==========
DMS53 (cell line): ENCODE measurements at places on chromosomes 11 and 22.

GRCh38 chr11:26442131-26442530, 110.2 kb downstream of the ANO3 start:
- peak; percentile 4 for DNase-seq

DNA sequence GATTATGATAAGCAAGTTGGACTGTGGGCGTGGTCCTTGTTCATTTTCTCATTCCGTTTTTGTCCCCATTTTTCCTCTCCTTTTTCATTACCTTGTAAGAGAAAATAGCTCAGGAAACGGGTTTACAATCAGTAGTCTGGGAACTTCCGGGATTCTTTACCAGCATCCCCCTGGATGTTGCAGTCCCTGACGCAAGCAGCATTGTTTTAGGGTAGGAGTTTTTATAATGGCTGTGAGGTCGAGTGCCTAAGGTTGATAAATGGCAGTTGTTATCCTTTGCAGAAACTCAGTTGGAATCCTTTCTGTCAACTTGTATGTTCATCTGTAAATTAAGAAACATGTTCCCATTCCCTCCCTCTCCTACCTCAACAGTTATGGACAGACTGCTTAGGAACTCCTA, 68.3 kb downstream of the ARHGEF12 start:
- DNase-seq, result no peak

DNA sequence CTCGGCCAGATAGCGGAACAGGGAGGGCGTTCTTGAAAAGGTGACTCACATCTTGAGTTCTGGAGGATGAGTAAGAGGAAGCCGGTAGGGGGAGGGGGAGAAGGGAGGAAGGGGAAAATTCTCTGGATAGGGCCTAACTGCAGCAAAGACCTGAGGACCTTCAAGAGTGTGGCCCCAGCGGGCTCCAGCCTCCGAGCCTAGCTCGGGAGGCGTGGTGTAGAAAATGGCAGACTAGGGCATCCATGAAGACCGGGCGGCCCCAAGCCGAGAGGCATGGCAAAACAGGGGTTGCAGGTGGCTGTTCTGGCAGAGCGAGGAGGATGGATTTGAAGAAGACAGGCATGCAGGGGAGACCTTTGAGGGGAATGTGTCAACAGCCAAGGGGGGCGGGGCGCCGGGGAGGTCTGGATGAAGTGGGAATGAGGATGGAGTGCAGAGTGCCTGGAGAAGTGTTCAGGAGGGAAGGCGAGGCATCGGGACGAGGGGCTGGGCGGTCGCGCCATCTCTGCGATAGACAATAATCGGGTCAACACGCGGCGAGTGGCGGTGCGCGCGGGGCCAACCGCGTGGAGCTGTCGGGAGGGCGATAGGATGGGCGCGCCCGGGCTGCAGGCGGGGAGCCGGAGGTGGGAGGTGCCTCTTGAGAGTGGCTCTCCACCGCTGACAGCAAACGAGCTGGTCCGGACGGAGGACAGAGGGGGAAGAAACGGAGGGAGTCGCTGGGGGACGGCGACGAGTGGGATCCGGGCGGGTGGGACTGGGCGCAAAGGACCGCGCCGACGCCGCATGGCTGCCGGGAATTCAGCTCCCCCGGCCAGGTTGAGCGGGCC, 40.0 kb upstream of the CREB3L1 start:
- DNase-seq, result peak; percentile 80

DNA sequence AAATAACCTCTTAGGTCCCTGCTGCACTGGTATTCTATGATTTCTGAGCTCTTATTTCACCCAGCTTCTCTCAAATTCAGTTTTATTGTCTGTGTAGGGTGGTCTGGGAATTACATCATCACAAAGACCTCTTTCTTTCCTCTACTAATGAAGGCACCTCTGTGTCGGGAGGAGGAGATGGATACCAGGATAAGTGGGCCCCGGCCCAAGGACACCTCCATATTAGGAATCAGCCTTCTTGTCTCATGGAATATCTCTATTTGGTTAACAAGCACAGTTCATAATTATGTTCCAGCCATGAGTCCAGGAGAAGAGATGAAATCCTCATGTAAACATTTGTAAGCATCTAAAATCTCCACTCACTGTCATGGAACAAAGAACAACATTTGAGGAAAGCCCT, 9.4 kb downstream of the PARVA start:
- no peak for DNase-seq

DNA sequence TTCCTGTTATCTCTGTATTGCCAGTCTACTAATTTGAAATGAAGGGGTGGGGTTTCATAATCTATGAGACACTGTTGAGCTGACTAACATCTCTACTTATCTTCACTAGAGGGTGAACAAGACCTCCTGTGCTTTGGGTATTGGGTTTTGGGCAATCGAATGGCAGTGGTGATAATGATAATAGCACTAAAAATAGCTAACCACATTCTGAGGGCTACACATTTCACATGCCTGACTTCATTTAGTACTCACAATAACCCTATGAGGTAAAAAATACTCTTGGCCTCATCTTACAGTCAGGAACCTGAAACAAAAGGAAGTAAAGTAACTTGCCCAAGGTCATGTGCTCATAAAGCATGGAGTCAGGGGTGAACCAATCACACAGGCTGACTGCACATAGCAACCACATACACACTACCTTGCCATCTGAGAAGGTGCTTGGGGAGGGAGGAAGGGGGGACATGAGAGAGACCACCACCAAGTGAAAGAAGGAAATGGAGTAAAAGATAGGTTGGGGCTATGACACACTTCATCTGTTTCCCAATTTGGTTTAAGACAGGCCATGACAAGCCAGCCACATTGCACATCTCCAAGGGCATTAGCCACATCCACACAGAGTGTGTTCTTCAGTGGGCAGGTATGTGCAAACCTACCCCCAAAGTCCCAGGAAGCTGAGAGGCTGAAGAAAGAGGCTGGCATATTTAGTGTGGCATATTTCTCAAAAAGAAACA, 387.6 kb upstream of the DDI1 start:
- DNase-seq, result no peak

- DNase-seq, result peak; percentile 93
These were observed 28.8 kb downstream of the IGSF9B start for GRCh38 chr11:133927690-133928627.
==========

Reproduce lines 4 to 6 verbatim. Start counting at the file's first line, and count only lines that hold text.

DNA sequence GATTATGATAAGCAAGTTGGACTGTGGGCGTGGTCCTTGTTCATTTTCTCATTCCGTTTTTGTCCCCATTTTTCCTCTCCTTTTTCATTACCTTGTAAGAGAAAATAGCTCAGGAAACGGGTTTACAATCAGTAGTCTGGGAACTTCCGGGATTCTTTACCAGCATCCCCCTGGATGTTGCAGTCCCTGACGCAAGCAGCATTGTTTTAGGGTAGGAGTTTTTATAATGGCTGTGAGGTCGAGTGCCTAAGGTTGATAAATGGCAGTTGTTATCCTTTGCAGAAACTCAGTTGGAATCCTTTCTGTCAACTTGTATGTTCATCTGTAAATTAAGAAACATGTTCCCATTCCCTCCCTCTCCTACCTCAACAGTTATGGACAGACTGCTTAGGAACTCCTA, 68.3 kb downstream of the ARHGEF12 start:
- DNase-seq, result no peak

DNA sequence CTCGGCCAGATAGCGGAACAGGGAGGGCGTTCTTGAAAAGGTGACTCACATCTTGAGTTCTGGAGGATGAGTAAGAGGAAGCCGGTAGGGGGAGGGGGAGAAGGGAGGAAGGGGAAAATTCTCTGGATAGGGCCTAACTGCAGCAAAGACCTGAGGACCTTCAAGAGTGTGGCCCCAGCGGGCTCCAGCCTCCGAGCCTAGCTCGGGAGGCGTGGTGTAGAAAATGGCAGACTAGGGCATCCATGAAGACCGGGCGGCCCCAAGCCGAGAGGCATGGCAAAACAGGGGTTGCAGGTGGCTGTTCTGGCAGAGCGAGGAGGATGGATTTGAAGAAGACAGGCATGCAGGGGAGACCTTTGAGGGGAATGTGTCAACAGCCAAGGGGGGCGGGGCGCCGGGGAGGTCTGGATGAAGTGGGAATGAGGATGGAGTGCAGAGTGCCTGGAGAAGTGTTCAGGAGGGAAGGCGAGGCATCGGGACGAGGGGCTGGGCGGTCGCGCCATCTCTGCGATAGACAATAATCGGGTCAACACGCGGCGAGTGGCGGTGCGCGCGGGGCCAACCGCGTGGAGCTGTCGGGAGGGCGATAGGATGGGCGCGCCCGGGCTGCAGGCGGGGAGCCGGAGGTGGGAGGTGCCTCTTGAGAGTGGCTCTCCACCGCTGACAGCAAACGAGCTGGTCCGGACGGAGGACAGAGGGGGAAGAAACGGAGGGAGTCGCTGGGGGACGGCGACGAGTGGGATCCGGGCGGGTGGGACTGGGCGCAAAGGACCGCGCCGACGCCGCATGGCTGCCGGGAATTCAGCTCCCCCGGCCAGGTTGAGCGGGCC, 40.0 kb upstream of the CREB3L1 start: